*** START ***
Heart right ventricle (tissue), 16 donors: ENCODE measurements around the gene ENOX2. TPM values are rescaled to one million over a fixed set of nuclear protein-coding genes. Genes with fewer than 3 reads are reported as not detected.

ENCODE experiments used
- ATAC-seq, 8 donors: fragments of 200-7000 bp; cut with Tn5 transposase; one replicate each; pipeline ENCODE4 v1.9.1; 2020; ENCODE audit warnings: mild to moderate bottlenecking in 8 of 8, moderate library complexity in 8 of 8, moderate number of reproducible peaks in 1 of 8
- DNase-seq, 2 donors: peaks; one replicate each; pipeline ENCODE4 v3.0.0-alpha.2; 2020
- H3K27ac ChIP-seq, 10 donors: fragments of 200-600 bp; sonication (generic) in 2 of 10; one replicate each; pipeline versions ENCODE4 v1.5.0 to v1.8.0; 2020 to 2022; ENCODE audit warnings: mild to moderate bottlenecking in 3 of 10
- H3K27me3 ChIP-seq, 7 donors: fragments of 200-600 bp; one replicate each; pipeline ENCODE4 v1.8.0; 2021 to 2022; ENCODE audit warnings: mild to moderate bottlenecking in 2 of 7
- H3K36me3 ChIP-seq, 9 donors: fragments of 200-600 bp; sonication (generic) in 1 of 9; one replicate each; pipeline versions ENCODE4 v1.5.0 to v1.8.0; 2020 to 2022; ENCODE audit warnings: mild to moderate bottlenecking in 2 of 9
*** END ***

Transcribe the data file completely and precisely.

Heart right ventricle (tissue), 16 donors: ENCODE measurements around the gene ENOX2. TPM values are rescaled to one million over a fixed set of nuclear protein-coding genes. Genes with fewer than 3 reads are reported as not detected.

ENCODE experiments used
- ATAC-seq, 8 donors: fragments of 200-7000 bp; cut with Tn5 transposase; one replicate each; pipeline ENCODE4 v1.9.1; 2020; ENCODE audit warnings: mild to moderate bottlenecking in 8 of 8, moderate library complexity in 8 of 8, moderate number of reproducible peaks in 1 of 8
- DNase-seq, 2 donors: peaks; one replicate each; pipeline ENCODE4 v3.0.0-alpha.2; 2020
- H3K27ac ChIP-seq, 10 donors: fragments of 200-600 bp; sonication (generic) in 2 of 10; one replicate each; pipeline versions ENCODE4 v1.5.0 to v1.8.0; 2020 to 2022; ENCODE audit warnings: mild to moderate bottlenecking in 3 of 10
- H3K27me3 ChIP-seq, 7 donors: fragments of 200-600 bp; one replicate each; pipeline ENCODE4 v1.8.0; 2021 to 2022; ENCODE audit warnings: mild to moderate bottlenecking in 2 of 7
- H3K36me3 ChIP-seq, 9 donors: fragments of 200-600 bp; sonication (generic) in 1 of 9; one replicate each; pipeline versions ENCODE4 v1.5.0 to v1.8.0; 2020 to 2022; ENCODE audit warnings: mild to moderate bottlenecking in 2 of 9